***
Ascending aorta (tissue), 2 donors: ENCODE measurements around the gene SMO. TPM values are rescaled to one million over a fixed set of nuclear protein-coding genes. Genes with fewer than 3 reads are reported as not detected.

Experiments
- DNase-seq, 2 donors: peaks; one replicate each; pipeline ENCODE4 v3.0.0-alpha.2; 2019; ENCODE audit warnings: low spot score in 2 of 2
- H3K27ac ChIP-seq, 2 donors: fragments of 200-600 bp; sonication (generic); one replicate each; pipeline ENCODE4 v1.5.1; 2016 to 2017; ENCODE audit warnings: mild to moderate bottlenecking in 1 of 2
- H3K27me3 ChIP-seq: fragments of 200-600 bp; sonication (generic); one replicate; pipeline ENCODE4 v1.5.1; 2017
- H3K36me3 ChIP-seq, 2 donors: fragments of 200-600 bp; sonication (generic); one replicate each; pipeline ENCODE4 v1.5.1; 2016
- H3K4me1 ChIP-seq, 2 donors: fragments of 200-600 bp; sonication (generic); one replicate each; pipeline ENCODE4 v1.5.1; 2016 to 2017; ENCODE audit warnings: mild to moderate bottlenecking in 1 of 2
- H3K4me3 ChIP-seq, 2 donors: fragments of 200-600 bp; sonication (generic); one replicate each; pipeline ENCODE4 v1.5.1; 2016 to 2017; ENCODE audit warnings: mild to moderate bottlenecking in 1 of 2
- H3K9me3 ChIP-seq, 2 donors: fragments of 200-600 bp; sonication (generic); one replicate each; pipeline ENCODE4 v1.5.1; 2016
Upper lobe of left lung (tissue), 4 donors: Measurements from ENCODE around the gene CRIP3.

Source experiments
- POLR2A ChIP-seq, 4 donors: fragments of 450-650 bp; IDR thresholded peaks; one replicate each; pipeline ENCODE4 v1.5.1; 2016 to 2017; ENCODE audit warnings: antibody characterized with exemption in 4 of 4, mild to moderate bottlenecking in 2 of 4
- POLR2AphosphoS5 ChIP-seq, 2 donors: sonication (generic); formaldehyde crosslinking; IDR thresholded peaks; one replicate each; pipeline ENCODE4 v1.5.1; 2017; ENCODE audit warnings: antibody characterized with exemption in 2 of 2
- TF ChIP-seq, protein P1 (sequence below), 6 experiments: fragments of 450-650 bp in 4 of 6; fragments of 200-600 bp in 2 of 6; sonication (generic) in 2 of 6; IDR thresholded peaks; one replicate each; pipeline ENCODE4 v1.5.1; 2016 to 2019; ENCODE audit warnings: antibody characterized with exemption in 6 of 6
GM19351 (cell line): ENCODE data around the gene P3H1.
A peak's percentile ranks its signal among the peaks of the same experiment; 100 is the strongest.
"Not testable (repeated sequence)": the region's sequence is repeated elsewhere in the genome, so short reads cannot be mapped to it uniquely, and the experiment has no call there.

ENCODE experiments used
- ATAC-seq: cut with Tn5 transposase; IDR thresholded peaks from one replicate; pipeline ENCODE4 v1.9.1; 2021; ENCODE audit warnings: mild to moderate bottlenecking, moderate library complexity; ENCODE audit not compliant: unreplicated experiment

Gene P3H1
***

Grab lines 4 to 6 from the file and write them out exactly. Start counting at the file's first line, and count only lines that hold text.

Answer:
- H3K27ac ChIP-seq, 2 donors: fragments of 200-600 bp; sonication (generic); one replicate each; pipeline ENCODE4 v1.5.1; 2016 to 2017; ENCODE audit warnings: mild to moderate bottlenecking in 1 of 2
- H3K27me3 ChIP-seq: fragments of 200-600 bp; sonication (generic); one replicate; pipeline ENCODE4 v1.5.1; 2017
- H3K36me3 ChIP-seq, 2 donors: fragments of 200-600 bp; sonication (generic); one replicate each; pipeline ENCODE4 v1.5.1; 2016